Lamb: ‘Families won’t tolerate learning disability reforms being ditched post-election’

Fate of care minister's proposals to strengthen rights of people with learning disabilities will lie in hands of next government

Care minister Norman Lamb Photo: Steve Meddle/Rex Features

People with learning disabilities and their families won’t tolerate it if proposals to strengthen their rights and tackle high rates of institutional care are dropped after the election, care minister Norman Lamb has said.

The government has published a set of proposals to amend legislation and statutory guidance to improve care for people with learning disabilities, autism and mental health conditions. The timing of the move is highly unusual as the 12 week consultation closes on 29 May, three weeks after the 7 May general election. That means any decision whether or not to develop the proposals further will be down to the next government.

Call for consensus

In an interview with Community Care, Lamb, a Liberal Democrat, said that the proposals were coalition government policy and his party was committed to acting on them if it was in power after the election. Each of the other parties will have to make its own decision on whether to act on the proposals if part of the next government, he said.

Lamb has written to Labour shadow health secretary Andy Burnham asking him to back the plans. At time of writing Labour had not issued a response to the proposals. A Conservative Party spokesman told Community Care that the party would continue the “important work” set out in the consultation if it was in power.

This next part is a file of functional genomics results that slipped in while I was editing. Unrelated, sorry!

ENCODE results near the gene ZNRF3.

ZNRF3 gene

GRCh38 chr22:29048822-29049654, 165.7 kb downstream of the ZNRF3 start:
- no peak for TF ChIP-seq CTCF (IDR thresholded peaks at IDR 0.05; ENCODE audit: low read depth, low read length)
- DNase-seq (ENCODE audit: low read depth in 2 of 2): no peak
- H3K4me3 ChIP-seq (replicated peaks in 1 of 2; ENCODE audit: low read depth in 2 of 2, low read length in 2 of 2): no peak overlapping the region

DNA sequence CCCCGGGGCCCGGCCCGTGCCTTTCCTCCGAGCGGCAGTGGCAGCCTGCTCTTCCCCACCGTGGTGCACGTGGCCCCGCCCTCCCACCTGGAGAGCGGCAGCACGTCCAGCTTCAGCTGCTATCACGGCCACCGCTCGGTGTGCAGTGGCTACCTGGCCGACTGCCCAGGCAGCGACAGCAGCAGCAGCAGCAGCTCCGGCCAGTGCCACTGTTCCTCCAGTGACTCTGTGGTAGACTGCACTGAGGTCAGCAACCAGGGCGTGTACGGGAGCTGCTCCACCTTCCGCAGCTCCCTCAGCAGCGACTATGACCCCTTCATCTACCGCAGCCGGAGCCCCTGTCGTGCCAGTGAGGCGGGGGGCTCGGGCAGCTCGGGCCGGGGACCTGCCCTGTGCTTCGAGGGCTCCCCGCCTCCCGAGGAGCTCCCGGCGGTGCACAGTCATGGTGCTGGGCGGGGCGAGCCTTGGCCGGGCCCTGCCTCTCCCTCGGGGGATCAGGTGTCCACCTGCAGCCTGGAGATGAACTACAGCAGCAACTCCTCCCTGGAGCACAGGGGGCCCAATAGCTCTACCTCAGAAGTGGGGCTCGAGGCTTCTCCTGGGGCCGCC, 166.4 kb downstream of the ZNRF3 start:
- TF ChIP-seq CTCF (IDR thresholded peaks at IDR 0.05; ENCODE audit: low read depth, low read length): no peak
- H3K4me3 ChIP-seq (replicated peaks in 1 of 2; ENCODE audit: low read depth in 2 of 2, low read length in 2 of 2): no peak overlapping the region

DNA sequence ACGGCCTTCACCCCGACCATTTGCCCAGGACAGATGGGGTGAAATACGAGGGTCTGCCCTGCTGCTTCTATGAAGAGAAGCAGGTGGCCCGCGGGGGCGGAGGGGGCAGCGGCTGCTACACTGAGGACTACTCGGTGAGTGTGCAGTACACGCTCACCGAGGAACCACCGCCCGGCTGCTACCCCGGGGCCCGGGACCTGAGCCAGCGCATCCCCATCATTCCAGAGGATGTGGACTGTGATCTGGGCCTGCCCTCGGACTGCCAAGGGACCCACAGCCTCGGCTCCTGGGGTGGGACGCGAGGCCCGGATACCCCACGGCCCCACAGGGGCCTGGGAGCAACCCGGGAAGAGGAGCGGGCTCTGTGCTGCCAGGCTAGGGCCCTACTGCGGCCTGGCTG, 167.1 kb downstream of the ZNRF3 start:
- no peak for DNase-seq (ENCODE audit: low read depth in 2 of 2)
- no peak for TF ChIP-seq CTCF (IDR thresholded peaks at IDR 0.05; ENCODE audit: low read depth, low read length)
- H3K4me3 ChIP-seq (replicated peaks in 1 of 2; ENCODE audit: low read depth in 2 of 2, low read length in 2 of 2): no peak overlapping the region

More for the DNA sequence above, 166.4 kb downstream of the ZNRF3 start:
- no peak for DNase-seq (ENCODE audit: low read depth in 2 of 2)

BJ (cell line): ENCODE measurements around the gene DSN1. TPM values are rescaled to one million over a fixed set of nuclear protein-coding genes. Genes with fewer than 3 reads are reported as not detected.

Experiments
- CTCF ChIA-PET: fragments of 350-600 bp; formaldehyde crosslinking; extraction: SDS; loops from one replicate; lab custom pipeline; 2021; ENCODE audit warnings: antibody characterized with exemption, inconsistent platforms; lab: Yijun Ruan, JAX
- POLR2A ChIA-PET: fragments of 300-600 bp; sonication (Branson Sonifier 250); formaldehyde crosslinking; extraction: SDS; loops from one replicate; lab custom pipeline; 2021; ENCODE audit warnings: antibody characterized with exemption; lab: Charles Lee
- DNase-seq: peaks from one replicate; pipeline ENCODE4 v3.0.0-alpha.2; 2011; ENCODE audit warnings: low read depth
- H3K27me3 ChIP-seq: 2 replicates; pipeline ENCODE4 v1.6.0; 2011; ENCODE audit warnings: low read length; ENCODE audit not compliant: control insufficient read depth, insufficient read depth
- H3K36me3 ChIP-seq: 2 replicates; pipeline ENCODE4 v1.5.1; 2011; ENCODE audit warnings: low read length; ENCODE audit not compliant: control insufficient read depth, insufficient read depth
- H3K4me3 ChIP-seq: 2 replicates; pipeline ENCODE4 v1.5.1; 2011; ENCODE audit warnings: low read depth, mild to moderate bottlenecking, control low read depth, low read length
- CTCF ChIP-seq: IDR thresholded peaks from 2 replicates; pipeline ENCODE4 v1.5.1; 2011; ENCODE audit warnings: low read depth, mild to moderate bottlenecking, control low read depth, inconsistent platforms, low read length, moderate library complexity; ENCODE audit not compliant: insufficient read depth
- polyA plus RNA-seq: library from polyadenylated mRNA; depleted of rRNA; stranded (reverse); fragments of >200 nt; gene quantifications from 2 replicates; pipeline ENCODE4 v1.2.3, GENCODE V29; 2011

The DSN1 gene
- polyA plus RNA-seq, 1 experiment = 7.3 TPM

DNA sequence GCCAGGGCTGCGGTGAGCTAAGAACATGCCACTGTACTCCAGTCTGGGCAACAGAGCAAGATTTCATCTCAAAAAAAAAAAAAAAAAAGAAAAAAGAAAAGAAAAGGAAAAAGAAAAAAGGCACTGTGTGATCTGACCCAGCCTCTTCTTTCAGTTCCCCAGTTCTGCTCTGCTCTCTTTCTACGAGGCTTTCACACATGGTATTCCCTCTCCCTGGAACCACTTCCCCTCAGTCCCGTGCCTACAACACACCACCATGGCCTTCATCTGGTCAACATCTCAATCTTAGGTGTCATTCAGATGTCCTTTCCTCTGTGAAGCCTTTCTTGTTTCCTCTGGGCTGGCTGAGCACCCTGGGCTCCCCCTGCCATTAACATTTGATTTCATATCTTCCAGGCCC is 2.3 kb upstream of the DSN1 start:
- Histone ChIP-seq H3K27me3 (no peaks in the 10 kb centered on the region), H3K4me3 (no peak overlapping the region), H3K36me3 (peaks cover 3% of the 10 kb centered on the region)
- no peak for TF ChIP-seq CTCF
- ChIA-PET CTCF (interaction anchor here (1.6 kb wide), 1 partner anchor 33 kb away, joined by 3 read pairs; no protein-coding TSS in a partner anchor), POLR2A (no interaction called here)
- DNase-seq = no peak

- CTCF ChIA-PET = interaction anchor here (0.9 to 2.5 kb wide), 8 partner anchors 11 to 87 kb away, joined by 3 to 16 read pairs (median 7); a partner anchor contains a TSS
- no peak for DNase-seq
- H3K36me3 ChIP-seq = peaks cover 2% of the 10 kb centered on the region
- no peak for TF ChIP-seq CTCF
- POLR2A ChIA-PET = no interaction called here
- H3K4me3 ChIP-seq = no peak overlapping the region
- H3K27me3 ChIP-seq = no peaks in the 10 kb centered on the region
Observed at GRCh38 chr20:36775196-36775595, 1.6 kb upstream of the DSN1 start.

“These are quite big changes proposed, including to the Mental Health Act, but I don’t think it needs to be that politically controversial. So I think there is a real chance that we can build consensus here and it could become an urgent priority for the next government,” said Lamb.

“Of course there’s no guarantee of that and whether I’m in or out I will push very hard myself to ensure that it happens. From the impression I’ve got this morning, the consultation has been strongly welcomed and I don’t think families will tolerate it if it then gets put on the back burner.”

The proposals 

The proposals aim to transfer power from services to people and promote community support as an alternative to hospital. Lamb said he wants to give more people with learning disabilities the right to a personal budget and make it harder for people to be institutionalised due to “lazy commissioning”. In a foreword to the report, Gavin Harding, who has experience of being admitted to learning disability inpatient units, said the plans were a chance to deliver change whoever is in government.

In 2012 the coalition government pledged to end inappropriate hospital admissions of people with learning disabilities – its key response to the Winterbourne View scandal. The government failed to deliver on its commitment and as of 31 December, 2014, there were 2,453 people with learning disabilities or autism and additional mental health needs in inpatient settings.

A National Audit Office review of the failure to meet the Winterbourne View target found that the government’s decision to delegate delivery of the scheme to local bodies and NHS England was in line with the coalition’s reorganisation of the NHS under the Health and Social Care Act 2012 but ultimately left ministers unable to compel those responsible to implement the necessary changes.

Post-Winterbourne progress